That the Soul May Wax Plump
"He who has reached the highest degree of
emptiness will be secure in repose."
—A Taoist saying
My dumpy little mother on the undertaker's slab had a mannequin's grace. From chin to foot the sheet outlined her, thin and tall. Her face uptilted, bloodless, smooth, had a long smile. Her head rested on a block under her nape, her neck was long, her hair waved, upswept. But later, at "the viewing," sunk in the casket in pink tulle, an expensive present that might spoil, dressed in Eden's green apron, organdy bonnet on, she shrank, grew short again, and yellow. Who put the gold-rimmed glasses on her shut face, who laid her left hand with the wedding ring on her stomach that really didn't seem to be there under the fake lace? Mother's work before she died was self-purification, a regimen of near starvation, to be worthy to go to Our Father, Whom she confused (or, more aptly, fused) with our father, in Heaven long since. She believed in evacuation, an often and fierce purgation, meant to teach the body to be hollow, that the soul may wax plump. At the moment of her death, the wind rushed out from all her pipes at once. Throat and rectum sang together, a galvanic spasm, hiss of ecstasy. Then, a flat collapse. Legs and arms flung wide, like that female Spanish saint slung by the ankles to a cross, her mouth stayed open in a dark O. So, her vigorous soul whizzed free. On the undertaker's slab, she lay youthful, cool, triumphant, with a long smile.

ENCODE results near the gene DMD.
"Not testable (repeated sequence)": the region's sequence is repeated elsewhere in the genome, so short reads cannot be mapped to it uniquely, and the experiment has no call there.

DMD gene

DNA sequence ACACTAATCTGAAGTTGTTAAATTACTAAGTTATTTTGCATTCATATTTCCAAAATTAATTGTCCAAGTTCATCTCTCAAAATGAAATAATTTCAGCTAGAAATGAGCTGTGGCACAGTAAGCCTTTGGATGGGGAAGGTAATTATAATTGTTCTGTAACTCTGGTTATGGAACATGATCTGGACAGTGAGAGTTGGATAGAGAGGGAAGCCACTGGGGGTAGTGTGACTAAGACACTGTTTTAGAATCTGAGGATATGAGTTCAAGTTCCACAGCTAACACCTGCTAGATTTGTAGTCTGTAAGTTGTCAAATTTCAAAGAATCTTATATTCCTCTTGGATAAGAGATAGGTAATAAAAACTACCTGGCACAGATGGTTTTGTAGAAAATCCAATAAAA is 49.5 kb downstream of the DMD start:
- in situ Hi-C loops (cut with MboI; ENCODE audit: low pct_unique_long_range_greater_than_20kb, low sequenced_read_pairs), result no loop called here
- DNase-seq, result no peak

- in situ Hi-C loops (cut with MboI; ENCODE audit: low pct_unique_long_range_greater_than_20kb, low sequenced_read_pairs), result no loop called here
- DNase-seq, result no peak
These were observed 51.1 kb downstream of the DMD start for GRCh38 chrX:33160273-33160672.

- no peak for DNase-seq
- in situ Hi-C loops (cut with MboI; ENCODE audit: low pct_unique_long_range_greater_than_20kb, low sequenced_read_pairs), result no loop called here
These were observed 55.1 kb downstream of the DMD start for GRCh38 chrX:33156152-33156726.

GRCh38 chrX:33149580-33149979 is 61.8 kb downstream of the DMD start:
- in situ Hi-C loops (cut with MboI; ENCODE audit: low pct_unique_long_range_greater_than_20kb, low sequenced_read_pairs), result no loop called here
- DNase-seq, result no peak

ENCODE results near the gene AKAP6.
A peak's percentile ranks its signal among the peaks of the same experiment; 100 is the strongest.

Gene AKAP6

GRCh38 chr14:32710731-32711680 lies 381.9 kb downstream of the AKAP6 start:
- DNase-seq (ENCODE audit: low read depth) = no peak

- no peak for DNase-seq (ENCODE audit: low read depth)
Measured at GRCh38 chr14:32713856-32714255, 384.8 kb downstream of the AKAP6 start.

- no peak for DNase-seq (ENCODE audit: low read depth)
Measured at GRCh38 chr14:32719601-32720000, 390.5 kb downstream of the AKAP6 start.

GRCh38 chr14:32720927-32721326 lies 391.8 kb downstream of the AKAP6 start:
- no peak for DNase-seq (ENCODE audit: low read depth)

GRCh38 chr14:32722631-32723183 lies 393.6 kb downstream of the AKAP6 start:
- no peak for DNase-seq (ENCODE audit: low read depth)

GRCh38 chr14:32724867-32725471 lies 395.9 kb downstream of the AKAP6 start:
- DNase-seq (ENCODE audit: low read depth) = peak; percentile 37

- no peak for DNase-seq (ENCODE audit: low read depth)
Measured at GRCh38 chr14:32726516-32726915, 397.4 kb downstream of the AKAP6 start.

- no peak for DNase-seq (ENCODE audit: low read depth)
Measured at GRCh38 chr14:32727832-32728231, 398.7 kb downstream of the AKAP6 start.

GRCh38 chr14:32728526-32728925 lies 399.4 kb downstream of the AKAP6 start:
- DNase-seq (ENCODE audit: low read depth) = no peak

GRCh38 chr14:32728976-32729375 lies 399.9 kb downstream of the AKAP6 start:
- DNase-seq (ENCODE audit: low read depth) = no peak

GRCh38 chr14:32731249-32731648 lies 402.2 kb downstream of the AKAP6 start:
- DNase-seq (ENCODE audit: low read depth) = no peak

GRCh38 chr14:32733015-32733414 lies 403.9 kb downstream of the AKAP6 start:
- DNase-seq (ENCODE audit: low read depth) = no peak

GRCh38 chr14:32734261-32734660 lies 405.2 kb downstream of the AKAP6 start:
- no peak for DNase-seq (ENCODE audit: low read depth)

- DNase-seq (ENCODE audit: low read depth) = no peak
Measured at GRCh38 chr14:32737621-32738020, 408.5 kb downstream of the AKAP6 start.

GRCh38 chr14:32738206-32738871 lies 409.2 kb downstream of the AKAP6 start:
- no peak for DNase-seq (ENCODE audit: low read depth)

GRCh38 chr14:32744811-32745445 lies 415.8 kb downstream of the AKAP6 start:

From New & Selected Things Taking Place by May Swenson and published by Atlantic Monthly Press. Copyright © 1978 by the Literary Estate of May Swenson. Reprinted by permission of the Literary Estate of May Swenson. All rights reserved.